VNG Corporation, which specialises in digital content, online entertainment, social networking, and other IT fields, is the country’s only startup worth over $1 billion.
Pham Nam Long, CEO of Abivin, a logistics startup, said one weakness of Vietnamese startups is lack of perseverance. “Vietnamese entrepreneurs often think short-term, they invest and want to see results in 1 or 2 years, while building a business can take 7-10 years.”
Long said the first two years will be a very difficult period for startups, discouraging many founders and making them uncertain about continuing. Financial depletion is also a big cause of collapse, he added.
“The success of a startup depends not only on money, but also the experience and support provided by investment funds,” he said.
Speaking to local press, Vinnie Lauria, the founder of Singporean Golden Gate Ventures, who started a business in America’s Silicon Valley, said that startups must have “crazy, different” ideas to succeed.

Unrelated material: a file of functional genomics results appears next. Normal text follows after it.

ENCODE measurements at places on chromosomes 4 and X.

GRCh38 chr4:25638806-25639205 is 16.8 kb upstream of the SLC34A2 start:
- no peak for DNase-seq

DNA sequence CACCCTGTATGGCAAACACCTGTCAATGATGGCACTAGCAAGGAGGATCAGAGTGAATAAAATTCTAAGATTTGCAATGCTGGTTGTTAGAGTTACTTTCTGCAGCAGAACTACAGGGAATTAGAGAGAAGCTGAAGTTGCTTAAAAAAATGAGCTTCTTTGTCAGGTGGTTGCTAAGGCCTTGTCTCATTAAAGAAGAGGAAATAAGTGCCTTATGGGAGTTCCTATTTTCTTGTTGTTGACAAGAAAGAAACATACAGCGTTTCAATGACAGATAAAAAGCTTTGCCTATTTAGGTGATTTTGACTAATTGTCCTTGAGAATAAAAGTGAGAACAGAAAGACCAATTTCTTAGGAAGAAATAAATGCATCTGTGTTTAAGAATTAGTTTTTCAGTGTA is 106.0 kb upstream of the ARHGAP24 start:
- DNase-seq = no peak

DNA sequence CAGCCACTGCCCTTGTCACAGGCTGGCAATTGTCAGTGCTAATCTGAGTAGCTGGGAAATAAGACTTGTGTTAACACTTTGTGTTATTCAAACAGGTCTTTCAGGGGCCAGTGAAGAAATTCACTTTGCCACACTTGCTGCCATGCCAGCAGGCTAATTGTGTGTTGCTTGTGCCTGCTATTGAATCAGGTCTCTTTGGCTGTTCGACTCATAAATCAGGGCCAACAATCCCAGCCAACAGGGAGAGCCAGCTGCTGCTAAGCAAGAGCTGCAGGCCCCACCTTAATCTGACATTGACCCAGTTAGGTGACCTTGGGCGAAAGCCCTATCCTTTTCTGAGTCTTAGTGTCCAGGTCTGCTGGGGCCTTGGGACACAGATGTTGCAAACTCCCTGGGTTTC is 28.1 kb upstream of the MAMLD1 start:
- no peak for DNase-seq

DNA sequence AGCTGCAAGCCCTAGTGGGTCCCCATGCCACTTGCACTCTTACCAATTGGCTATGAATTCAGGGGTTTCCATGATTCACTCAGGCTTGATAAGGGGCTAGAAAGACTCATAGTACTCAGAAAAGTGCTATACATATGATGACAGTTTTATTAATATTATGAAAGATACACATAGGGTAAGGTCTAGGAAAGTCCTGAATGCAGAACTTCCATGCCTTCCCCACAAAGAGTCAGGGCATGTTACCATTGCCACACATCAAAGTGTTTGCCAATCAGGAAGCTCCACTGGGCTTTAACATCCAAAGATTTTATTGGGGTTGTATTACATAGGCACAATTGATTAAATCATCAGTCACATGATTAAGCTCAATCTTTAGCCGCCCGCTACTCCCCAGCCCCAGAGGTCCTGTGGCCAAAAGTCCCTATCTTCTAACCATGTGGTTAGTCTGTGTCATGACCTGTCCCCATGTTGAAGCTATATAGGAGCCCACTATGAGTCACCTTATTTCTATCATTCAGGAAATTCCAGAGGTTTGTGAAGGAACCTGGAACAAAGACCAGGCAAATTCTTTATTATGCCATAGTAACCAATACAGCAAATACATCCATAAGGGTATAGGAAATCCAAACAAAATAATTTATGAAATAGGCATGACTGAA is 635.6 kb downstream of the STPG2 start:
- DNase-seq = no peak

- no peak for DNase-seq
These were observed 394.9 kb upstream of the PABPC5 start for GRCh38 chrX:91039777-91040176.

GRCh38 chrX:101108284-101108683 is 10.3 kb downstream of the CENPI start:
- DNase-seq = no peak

Lauria said that with any startup, a “warrior spirit” to come up and run with crazy ideas is the first thing one should have.
Deputy Prime Minister Vu Duc Dam said that startups should not put limitations on themselves on “what is right or wrong”, but come up with new, different and even crazy ideas and create conditions for those ideas to be fostered.
A report released in January by Topica Founder Institute (TFI), a startup accelerator program in Vietnam and Thailand, said Vietnamese startups received a combined $889 million through 92 investment deals in 2018.
This was three times the mount this community received in 2017 with the same number of deals, and six times that in 2016, TFI noted.